Brewer's Alley in Frederick Maryland recently won gold medals at the Maryland Governors Cup for its Brewer’s Alley Pilsner and Brewer’s Alley Hefeweizen.
See if you can't get Executive Brewer Tom Flores to give you the tour of his cask cellar. The brewpub has one of the better set-ups for cask ale service in our area. The real ales have been top-notch when I've stopped in, even though I haven't had the good fortune to visit recently.
In the photo to the right, note the cask cooler, kept at near 50*F. Inside it, the firkin on the right has been soft spiled, and sits almost ready for service. The firkin on the left rests on a spring-loaded trestle that slowly tilts the cask as its contents are emptied.
Keep in mind that casks are often served open to air through the shive. The beer is very fresh when first tapped. But 24-48 hours later, it will have lost its carbonation and potentially have begun to spoil or stale. So observe in the photo how Tom has inserted a nipple for CO2 into the top shive; only enough inert gas to rest as a blanket on top of the beer is allowed to flow in, with nil pressure pickup. This allows for a maintained level of freshness over much more than a 24 hour period.
These pictures were taken in 2004. Here's one of me helping to prime some casks that day. Note the cool brewer's uniform I'm wearing!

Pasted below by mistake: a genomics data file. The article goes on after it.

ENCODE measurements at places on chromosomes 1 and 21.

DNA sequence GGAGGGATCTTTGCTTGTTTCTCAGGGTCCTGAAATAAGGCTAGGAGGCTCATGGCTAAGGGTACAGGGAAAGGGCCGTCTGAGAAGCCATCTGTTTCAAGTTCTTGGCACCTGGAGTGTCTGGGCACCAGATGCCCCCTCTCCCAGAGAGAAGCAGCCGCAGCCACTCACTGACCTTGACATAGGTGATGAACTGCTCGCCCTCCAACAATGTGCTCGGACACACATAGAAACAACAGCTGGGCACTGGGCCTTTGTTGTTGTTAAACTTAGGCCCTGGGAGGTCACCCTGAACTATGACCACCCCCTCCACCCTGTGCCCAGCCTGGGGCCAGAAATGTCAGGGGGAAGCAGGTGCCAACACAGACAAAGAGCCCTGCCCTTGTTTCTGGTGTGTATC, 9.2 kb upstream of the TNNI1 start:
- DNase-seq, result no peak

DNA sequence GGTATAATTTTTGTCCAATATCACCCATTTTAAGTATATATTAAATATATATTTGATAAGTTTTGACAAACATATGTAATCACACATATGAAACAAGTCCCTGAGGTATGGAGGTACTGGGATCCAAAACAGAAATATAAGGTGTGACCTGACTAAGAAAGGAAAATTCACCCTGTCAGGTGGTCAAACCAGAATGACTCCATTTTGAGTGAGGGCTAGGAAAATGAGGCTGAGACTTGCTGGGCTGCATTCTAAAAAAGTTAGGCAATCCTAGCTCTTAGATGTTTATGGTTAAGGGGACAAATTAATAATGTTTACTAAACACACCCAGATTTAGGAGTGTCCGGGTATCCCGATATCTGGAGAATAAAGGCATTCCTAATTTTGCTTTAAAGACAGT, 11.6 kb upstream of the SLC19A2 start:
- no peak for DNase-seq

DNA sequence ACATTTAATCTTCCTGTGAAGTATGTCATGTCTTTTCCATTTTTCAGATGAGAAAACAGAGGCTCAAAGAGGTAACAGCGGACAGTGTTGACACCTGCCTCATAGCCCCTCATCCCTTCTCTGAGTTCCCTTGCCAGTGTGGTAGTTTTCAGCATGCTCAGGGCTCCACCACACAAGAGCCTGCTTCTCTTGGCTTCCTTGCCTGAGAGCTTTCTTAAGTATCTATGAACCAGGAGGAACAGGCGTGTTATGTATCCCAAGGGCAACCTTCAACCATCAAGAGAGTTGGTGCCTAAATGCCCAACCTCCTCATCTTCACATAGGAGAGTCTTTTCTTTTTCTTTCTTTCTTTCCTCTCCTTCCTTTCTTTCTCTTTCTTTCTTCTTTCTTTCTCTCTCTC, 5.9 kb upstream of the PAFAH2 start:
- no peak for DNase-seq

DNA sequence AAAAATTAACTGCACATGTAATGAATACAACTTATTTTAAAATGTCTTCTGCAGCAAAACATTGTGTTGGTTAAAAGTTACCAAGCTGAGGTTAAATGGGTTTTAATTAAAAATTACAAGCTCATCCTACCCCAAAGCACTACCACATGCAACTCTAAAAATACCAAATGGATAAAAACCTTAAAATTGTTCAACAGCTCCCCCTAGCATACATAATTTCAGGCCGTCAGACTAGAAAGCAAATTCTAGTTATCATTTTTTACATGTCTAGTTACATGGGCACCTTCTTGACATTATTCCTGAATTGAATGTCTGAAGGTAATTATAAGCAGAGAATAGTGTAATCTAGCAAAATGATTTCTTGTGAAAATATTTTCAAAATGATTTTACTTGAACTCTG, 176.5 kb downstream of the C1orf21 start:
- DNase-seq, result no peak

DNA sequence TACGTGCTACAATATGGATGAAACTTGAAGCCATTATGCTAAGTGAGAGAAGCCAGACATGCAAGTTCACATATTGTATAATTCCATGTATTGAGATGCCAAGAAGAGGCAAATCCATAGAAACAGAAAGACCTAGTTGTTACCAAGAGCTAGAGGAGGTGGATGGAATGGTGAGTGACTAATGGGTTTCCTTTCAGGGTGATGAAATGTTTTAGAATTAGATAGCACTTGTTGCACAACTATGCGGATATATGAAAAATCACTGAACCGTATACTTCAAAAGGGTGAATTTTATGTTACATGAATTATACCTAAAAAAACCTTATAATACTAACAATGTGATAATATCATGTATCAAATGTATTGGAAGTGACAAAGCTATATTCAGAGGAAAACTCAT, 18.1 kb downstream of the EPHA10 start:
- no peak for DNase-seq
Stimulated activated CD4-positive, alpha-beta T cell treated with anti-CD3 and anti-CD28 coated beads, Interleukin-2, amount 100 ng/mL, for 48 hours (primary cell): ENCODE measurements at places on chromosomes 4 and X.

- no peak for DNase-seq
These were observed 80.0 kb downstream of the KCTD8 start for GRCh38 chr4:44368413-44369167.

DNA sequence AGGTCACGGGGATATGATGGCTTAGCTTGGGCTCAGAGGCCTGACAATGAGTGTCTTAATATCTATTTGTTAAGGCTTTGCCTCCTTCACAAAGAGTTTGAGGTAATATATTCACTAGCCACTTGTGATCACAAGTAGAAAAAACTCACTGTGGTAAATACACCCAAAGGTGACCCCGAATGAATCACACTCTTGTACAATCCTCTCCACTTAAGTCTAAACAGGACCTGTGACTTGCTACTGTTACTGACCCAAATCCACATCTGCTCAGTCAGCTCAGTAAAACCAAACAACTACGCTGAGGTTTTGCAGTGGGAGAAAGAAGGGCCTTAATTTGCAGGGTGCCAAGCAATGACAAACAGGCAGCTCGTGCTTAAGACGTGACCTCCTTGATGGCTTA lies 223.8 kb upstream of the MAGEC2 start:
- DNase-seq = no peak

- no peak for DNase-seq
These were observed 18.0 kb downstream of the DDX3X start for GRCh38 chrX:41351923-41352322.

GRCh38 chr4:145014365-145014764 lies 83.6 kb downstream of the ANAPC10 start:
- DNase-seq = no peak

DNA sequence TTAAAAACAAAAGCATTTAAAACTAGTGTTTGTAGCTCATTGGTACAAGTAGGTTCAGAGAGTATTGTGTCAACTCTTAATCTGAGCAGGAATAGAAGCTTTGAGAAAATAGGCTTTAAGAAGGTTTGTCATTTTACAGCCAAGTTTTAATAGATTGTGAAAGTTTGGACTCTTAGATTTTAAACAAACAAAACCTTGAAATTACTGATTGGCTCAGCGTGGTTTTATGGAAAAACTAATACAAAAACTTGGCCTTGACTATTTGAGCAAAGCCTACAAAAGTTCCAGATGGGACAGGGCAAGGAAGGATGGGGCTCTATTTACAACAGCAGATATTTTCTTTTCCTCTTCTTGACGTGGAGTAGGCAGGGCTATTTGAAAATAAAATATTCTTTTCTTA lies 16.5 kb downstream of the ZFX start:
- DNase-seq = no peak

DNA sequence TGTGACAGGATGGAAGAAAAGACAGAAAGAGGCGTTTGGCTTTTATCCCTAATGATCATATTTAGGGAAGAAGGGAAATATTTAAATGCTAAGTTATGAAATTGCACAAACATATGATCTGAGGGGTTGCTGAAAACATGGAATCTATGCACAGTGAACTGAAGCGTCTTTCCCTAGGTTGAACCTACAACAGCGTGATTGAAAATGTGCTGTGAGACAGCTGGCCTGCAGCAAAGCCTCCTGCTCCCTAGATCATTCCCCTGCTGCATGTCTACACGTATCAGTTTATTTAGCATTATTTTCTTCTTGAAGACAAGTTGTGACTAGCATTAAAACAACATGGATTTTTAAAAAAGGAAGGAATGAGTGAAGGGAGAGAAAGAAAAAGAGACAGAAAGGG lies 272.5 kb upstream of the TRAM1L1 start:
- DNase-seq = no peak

Going way back, here's a review of a firkin of Brewer's Alley I.P.A., which brewer Jen Tonkin brought to Sisson's Brewpub as a guest cask in June 2001:
Brewers Alley I.P.A.Tapped Monday, 25 June, 2001.
At the 2001 US Real Ale Festival, Brewer's Alley of Frederick, MD, received a silver medal in the English Bitter category, for its Owen's Ale, and, yet more impressively, the bronze medal for best of show.
An observation which should not be remarkable, but unfortunately is in today's craft beer world, would be that Brewers Alley's brewer is a brewster, that is, a female brewer.
Jen Tonkin (and executive brewer Tom Flores) graciously agreed to produce a cask for our Firkin Monday program. And what a beer Brewers Alley I.P.A. was! One loyal Sisson's customer was overheard whispering, "This may be the best I.P.A. I have ever tasted." - soto voce maybe out of deference to Sisson's own Gunga Din I.P.A., which was on draft that day.
I.P.A. is shorthand for India Pale Ale, a style of ale originally brewed in Britain in the 1800s. Breweries of the time found that to ensure the stability of beers shipped to the troops stationed in the British Raj of India, preservatives had to be employed. The wonderful preservatives of those days were elevated levels of alcohol and prodigious amounts of hops.
Ms. Tonkin brewed her cask with American malt and hopped it creatively to a delicious result, sprinkling it with a melange of Liberty (often a spicy lager hop), Willamette (a more pungent cousin to the classic British ale hop Fuggles) and Fuggles (soft, floral, slightly woody) itself. But after fermentation, Ms. Tonkin didn't stop there. She dry-hopped the cask, adding fresh hop blossoms directly into the finished beer. Dry-hopping imparts the pungent, fresh vegetal character of the hop used. In this case, she used Challenger hops, a descendant of the German intensely-flavored Northern Brewer (which gives US Anchor Steam its distinctive pine-tree aroma) but which is gentler than its ancestor.
Though intensely flavored from all of this hopping, Brewers Alley I.P.A. had sufficient malt presence to bring all flavor components into relative balance. Its lower than expected alcohol level (for an I.P.A.), of 5.5% only added to its quaffability factor.